Gaming is no longer considered a part-time hobby. With Esports and other competitive events, gamers can class themselves as professionals. Yet, though for many of us it’s a way of life, that doesn’t mean that we can’t enjoy the odd casual title. Splash Cars aims to take away the serious edge while allowing you some good old-fashioned arcade action.
Developed by Paper Bunker and Eastasiasoft Limited and published by the latter, this is a casual racing game. Set in an isometric world, you must use an array of cars to paint the environment. You’ll collect power-ups, grab coins, guzzle petrol, and avoid police. If you can do all these things, you may unlock new maps and extra vehicles.
Splash Cars lacks complexity.
Though I enjoy the simplicity of a casual arcade racer, I don’t always like the lack of complexity. However, Splash Cars’ repetitive and basic nature is endearing, and you won’t be able to stop playing. Furthermore, the developers have successfully incorporated both solo and cooperative action and this ensures that it appeals to a wider audience.
Like many casual titles, this one has no story. Consequently, this may disappoint you, but thanks to the fast-paced and grindy action, you won’t give it a second thought. The aim of the game is to drive your vehicle around an array of maps. Each of these locations has houses, parks, roads, and other redeeming features. As you drive, you leave a wake of colour in your path as you try to paint as much of the map as possible.
It’s harder than it seems.
So the concept is quite straightforward, but it is harder than it seems! There are many things that prevent you from completing your job, and it quickly becomes a nightmare. You must avoid the attention of the police, who, for unknown reasons, wish to smash your car to pieces. Then there are the street cleaning vehicles that undo your work unless you activate them. Furthermore, there are tiny micro machines that do the same, and a long list of power-ups to gather.
Alongside the hectic hurdles that you must overcome, there is fuel and coins to collect. Each of your cars has a limited fuel tank, and it is your responsibility to keep it full for as long as possible. Consequently, if you run out, it’s game over, unless you wish to pay to continue. Trying to hunt down every fuel canister while being chased by the police is a tough but fun task. You’ll weave between buildings, dodge past trees, all while painting the ground beneath you.
Yet, you can quickly get the upper hand by collecting any of the power-ups you find. You’ll turn your vehicle into a magnet, shrink it, double its size, add a turbo booster, become a tank, or turn your pursuers into your allies. Subsequently, it was a wonderful twist to the gameplay that added much-needed depth. I adored the change in pace and the randomised nature of the gameplay.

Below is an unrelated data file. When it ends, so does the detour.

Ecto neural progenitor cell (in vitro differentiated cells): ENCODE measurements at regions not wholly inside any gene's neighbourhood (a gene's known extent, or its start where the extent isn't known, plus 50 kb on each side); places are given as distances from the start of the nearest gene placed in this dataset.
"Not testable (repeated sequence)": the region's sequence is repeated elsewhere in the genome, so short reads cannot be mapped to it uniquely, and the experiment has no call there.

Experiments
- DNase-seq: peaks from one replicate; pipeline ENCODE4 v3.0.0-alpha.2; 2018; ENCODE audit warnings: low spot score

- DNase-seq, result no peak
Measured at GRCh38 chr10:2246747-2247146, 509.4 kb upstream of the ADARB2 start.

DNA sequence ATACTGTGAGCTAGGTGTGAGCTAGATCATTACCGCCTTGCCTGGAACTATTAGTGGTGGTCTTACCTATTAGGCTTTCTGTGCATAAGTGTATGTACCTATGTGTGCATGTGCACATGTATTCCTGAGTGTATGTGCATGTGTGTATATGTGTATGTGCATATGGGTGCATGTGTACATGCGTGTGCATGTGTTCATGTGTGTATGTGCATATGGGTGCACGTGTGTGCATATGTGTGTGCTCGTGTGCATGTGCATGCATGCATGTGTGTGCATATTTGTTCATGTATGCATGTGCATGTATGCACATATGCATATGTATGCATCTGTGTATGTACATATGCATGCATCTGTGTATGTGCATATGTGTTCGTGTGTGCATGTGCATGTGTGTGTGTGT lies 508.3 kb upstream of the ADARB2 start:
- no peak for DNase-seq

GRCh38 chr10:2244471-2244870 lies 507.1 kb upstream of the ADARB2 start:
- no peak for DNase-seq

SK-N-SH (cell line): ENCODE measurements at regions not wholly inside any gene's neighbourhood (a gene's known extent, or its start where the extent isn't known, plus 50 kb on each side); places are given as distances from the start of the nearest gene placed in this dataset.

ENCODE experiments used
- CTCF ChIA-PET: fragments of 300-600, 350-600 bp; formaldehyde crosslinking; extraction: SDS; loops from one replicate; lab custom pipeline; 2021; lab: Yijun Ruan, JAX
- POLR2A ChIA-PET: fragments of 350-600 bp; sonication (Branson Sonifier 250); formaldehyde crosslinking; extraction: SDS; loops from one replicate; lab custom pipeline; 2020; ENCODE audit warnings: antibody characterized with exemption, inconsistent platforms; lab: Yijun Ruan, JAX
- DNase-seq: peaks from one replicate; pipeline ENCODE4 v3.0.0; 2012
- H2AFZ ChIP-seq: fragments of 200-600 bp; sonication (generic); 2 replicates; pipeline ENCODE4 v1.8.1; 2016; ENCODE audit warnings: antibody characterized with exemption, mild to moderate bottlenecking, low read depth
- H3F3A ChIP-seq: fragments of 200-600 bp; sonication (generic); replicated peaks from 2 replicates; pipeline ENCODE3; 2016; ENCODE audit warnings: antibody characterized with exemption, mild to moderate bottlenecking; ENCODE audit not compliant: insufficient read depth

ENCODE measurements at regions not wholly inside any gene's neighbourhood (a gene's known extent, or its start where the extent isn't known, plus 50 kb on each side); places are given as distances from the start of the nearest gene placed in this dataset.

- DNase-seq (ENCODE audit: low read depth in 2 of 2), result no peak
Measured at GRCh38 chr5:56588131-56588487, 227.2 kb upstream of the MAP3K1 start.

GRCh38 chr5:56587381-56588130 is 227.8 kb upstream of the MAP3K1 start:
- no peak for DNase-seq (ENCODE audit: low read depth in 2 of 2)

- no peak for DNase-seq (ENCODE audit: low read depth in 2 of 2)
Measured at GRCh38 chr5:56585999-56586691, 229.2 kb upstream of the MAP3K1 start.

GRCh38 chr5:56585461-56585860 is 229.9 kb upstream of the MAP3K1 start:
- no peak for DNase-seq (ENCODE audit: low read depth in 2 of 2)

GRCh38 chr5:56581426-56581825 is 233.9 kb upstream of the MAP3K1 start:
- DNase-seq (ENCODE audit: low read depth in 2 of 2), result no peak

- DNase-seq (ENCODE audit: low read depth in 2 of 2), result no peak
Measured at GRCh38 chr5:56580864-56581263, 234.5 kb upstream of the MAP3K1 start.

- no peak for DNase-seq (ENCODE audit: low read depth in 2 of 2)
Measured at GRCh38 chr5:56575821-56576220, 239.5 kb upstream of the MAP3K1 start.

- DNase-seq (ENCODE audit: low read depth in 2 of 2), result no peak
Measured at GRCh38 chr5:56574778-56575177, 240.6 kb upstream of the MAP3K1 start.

Splash Cars looks dated.
I loved the simplicity of-the-art style and the isometric viewpoint. However, Splash Cars, unfortunately, looks dated. Its blocky imagery, basic sprites, and smaller maps lean towards the mobile gaming market. Now, this isn’t a problem, per se, but it will put off some players. I, though, enjoyed how each level sprung to life once the colour was added. Furthermore, the retro imagery reminded me of Micro Machines and other early racing titles. Unsurprisingly, I had no performance issues, and the game played as smoothly as expected.
Sadly, I wasn’t wowed by the audio either. The shrill noises are annoying and hurt your ears. Subsequently, I found it tough to play this while wearing headphones. This issue aside, I liked the upbeat music that added energy and a fun atmosphere to the proceedings. Though much of the audio wasn’t to my liking, it was serviceable and, as expected, for a basic arcade title.
Why can’t you reverse?
The developer’s desire to keep things simple is applaudable. However, having no reverse gear in a racing game is an oversight in anyone’s book! Annoyingly, you’ll crash repeatedly and the police will keep ramming you. This wouldn’t be so bad if you could make a hasty retreat. Sadly, though, you must slowly turn while repeatedly crashing, and this becomes tedious. Other than this issue, the controls are responsive and easy to understand. With a straightforward tutorial to complete, you’ll have this mastered in no time.
Where Splash Cars excels is its longevity and replay value. Yes, it is a bit of a grind-fest, but it’s also enjoyable to unlock every car. Each stage has a ranking system of 1 to 3 stars, and these are awarded based on the percentage of paint you’ve dropped. Moreover, for every star you collect, a bonus is awarded. Whether it’s tickets to spend on a new paint job, coins, a new map, or the latest vehicle, there’s plenty to unlock. Alongside this, you’ll increase your fuel tank, the size of your paintbrush, reduce the speed of the cops, and so forth. Therefore, this simple title offers a lot more than first meets the eye.
Splash Cars is simple but addictive.
There was always a risk that Splash Cars wouldn’t offer enough variety. Fortunately, though, this concern is quickly forgotten. Yes, the action is basic, but damn, it is so addictive that you won’t care. You’ll adore racing around every level while trying to avoid the Popo. With many elements against you, you’ll love successfully painting every level and unlocking new and improved vehicles. It is an excellent casual title that can be played solo and with friends between other games. Therefore, I recommend you to buy it here! Will you paint every town, or will the Rozzers stop your fun?